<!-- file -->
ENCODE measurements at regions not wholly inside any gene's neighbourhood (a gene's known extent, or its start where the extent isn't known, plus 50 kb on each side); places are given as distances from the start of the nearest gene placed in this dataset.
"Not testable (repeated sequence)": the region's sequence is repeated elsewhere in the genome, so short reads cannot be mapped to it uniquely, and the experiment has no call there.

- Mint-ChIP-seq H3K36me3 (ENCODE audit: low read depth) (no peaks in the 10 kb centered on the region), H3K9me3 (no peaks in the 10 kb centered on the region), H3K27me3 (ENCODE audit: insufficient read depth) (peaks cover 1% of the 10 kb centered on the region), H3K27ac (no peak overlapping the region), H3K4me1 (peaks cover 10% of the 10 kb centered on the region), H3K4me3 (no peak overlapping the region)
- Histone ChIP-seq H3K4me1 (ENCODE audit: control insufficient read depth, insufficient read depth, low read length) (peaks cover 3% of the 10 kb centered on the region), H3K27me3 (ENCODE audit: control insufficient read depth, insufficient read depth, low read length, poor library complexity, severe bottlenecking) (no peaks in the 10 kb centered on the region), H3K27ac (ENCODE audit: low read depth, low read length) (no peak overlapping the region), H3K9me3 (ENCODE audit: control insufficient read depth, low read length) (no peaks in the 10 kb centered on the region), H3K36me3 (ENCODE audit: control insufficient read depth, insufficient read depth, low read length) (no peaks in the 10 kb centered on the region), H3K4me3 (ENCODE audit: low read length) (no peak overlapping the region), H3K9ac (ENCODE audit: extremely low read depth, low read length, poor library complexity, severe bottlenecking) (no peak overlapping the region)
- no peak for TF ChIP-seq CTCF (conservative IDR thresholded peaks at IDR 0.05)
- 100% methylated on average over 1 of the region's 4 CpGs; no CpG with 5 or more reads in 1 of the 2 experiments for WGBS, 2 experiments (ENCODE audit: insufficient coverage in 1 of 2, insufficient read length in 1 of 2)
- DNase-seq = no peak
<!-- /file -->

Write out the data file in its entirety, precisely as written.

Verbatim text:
ENCODE measurements at regions not wholly inside any gene's neighbourhood (a gene's known extent, or its start where the extent isn't known, plus 50 kb on each side); places are given as distances from the start of the nearest gene placed in this dataset.
"Not testable (repeated sequence)": the region's sequence is repeated elsewhere in the genome, so short reads cannot be mapped to it uniquely, and the experiment has no call there.

- Mint-ChIP-seq H3K36me3 (ENCODE audit: low read depth) (no peaks in the 10 kb centered on the region), H3K9me3 (no peaks in the 10 kb centered on the region), H3K27me3 (ENCODE audit: insufficient read depth) (peaks cover 1% of the 10 kb centered on the region), H3K27ac (no peak overlapping the region), H3K4me1 (peaks cover 10% of the 10 kb centered on the region), H3K4me3 (no peak overlapping the region)
- Histone ChIP-seq H3K4me1 (ENCODE audit: control insufficient read depth, insufficient read depth, low read length) (peaks cover 3% of the 10 kb centered on the region), H3K27me3 (ENCODE audit: control insufficient read depth, insufficient read depth, low read length, poor library complexity, severe bottlenecking) (no peaks in the 10 kb centered on the region), H3K27ac (ENCODE audit: low read depth, low read length) (no peak overlapping the region), H3K9me3 (ENCODE audit: control insufficient read depth, low read length) (no peaks in the 10 kb centered on the region), H3K36me3 (ENCODE audit: control insufficient read depth, insufficient read depth, low read length) (no peaks in the 10 kb centered on the region), H3K4me3 (ENCODE audit: low read length) (no peak overlapping the region), H3K9ac (ENCODE audit: extremely low read depth, low read length, poor library complexity, severe bottlenecking) (no peak overlapping the region)
- no peak for TF ChIP-seq CTCF (conservative IDR thresholded peaks at IDR 0.05)
- 100% methylated on average over 1 of the region's 4 CpGs; no CpG with 5 or more reads in 1 of the 2 experiments for WGBS, 2 experiments (ENCODE audit: insufficient coverage in 1 of 2, insufficient read length in 1 of 2)
- DNase-seq = no peak